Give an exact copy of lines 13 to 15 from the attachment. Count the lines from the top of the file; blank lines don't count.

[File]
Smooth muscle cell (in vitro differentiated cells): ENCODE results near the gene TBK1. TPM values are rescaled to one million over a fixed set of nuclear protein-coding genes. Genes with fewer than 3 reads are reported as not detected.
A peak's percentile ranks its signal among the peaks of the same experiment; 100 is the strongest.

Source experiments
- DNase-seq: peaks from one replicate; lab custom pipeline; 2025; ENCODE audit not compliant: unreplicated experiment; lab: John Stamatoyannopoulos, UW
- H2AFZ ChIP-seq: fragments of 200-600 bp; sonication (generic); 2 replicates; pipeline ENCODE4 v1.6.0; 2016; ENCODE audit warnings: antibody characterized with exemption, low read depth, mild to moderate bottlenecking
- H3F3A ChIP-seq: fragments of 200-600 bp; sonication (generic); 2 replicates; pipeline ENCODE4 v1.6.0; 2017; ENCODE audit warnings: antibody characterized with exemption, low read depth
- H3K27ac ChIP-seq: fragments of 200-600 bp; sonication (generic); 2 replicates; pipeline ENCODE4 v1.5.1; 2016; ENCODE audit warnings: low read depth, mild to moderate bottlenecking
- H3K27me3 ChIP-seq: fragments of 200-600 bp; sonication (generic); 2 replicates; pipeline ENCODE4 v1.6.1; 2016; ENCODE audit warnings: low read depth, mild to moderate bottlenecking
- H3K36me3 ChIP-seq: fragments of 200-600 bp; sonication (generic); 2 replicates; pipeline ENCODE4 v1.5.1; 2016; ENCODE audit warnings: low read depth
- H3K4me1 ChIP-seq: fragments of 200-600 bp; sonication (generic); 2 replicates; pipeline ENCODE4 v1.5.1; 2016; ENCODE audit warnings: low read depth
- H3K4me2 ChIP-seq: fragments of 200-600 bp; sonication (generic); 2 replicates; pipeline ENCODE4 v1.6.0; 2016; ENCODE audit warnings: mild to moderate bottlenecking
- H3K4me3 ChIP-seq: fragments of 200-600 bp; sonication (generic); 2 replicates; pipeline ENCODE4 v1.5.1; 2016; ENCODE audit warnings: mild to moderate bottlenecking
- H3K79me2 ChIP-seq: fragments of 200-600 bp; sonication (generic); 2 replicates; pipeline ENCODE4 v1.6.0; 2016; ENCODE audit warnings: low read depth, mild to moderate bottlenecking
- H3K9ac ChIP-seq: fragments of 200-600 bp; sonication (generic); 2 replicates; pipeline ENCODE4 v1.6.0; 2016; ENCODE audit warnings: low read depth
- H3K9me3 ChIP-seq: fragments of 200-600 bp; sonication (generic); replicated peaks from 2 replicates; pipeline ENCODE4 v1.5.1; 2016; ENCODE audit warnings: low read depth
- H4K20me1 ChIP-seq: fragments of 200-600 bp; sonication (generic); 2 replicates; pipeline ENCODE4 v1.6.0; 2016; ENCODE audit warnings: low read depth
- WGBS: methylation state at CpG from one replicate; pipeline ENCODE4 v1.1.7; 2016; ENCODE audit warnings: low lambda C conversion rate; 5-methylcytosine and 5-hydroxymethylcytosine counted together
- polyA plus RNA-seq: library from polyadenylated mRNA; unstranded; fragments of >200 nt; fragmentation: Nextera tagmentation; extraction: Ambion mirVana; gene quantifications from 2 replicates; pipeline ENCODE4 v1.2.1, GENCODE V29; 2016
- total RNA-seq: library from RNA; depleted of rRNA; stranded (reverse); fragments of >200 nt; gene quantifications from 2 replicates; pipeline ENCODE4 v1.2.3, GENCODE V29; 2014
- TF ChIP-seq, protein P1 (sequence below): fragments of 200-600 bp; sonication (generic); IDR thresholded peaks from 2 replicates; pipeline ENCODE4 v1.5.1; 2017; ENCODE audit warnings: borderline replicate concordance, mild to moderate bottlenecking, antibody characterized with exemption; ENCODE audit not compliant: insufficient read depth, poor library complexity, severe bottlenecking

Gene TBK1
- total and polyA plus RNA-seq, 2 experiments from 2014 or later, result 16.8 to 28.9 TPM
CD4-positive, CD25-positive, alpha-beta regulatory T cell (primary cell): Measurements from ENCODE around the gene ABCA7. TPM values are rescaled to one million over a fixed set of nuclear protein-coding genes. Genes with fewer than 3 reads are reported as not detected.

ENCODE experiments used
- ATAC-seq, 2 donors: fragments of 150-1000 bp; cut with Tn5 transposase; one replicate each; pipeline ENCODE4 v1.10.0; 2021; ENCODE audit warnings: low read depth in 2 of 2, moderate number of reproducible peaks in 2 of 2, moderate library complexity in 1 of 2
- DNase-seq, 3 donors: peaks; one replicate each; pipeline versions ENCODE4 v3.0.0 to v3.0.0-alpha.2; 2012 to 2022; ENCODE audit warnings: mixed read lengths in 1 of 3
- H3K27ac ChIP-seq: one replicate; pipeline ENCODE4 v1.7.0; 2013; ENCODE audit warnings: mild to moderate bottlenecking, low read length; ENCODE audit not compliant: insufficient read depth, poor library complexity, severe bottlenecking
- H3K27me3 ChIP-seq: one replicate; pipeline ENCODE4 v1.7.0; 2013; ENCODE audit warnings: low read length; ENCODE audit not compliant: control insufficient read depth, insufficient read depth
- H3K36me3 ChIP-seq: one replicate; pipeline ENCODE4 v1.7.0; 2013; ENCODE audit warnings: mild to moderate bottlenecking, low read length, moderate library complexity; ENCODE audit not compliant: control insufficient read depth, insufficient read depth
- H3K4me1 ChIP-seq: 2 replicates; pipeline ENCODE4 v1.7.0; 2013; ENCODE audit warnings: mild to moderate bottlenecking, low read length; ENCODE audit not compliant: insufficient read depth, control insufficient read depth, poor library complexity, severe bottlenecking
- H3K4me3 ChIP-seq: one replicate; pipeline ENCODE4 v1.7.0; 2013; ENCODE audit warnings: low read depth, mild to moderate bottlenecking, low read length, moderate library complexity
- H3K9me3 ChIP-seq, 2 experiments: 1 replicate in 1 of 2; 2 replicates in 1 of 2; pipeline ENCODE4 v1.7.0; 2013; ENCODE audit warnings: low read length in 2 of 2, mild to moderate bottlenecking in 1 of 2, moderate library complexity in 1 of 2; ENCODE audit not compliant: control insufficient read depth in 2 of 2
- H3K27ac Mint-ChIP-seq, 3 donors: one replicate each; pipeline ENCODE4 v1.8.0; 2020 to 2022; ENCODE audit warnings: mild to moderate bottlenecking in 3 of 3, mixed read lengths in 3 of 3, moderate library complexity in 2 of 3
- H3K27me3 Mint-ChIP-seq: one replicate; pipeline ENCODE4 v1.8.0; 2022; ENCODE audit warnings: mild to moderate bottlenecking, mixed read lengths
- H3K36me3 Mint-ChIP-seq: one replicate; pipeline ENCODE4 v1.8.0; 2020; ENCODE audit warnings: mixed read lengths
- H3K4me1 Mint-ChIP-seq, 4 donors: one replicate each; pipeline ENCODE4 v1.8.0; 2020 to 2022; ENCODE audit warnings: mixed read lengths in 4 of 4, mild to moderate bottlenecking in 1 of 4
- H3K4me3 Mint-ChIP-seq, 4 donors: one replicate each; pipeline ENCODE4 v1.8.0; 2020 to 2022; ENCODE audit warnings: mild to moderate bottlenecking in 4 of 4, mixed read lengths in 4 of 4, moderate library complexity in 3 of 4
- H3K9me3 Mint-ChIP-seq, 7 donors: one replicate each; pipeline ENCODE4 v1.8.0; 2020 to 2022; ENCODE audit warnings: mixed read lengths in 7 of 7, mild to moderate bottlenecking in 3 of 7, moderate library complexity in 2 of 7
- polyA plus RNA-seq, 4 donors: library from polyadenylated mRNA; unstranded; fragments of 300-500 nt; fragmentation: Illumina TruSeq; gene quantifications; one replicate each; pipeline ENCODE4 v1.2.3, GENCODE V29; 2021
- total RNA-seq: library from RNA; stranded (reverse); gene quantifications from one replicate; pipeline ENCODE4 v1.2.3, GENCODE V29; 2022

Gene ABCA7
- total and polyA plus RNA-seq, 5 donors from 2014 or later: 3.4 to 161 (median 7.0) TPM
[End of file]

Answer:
- H3K79me2 ChIP-seq: fragments of 200-600 bp; sonication (generic); 2 replicates; pipeline ENCODE4 v1.6.0; 2016; ENCODE audit warnings: low read depth, mild to moderate bottlenecking
- H3K9ac ChIP-seq: fragments of 200-600 bp; sonication (generic); 2 replicates; pipeline ENCODE4 v1.6.0; 2016; ENCODE audit warnings: low read depth
- H3K9me3 ChIP-seq: fragments of 200-600 bp; sonication (generic); replicated peaks from 2 replicates; pipeline ENCODE4 v1.5.1; 2016; ENCODE audit warnings: low read depth